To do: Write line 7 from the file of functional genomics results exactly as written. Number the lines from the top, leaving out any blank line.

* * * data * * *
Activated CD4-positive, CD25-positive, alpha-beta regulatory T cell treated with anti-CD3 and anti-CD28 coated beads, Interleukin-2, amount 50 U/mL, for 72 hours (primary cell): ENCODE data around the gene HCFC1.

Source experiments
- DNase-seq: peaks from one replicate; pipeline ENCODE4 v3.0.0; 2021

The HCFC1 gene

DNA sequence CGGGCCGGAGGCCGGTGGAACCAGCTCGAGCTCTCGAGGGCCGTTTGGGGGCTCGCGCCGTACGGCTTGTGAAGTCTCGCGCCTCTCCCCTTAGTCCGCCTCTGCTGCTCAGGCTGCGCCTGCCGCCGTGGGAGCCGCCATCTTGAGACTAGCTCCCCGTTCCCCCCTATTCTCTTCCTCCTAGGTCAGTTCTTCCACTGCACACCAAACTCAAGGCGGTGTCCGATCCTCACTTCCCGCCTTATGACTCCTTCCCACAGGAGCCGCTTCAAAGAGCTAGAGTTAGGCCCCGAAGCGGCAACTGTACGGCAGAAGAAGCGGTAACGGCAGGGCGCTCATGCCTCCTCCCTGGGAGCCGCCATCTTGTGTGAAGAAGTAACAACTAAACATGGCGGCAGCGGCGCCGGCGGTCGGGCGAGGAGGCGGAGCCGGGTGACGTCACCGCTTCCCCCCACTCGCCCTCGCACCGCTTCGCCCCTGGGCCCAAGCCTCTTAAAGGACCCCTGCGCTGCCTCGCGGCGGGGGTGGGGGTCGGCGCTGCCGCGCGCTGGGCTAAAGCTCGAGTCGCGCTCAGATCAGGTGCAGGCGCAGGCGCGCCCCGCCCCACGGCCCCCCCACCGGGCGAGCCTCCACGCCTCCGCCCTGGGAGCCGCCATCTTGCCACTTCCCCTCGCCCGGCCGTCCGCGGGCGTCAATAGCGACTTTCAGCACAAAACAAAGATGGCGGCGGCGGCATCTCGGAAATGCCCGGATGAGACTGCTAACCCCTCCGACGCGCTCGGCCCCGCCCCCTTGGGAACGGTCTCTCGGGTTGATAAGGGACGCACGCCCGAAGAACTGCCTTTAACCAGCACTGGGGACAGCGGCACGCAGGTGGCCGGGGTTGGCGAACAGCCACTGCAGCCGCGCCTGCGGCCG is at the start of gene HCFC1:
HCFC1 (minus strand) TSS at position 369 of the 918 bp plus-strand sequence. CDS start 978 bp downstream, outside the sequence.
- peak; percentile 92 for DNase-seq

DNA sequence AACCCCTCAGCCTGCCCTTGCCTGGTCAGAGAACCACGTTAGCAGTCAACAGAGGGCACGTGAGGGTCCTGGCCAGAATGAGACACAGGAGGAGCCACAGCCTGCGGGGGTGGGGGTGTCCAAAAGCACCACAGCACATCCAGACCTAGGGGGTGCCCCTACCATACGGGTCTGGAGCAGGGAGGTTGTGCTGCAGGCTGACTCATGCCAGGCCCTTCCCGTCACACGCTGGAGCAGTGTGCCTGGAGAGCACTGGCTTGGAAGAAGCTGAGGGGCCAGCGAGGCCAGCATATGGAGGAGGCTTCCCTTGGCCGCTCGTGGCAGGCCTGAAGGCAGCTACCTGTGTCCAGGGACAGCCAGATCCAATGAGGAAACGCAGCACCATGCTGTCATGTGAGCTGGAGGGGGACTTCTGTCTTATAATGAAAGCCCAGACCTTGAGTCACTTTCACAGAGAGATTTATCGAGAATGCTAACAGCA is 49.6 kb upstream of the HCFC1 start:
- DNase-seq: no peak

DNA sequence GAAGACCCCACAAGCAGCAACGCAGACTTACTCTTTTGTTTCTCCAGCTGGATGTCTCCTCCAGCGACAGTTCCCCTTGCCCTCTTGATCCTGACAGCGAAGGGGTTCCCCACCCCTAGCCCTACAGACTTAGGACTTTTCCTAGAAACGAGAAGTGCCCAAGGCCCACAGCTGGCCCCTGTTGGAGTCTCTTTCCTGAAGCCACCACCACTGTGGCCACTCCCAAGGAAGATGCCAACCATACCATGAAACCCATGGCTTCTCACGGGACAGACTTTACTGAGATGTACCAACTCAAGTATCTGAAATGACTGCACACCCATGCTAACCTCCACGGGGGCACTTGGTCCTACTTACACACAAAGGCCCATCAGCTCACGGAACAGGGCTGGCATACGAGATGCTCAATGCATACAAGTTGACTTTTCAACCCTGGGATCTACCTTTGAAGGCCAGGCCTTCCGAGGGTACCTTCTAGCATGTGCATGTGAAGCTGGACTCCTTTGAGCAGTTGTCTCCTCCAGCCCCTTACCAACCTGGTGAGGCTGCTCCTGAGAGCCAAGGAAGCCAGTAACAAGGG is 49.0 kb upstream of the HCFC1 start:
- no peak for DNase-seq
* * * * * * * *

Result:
- peak; percentile 92 for DNase-seq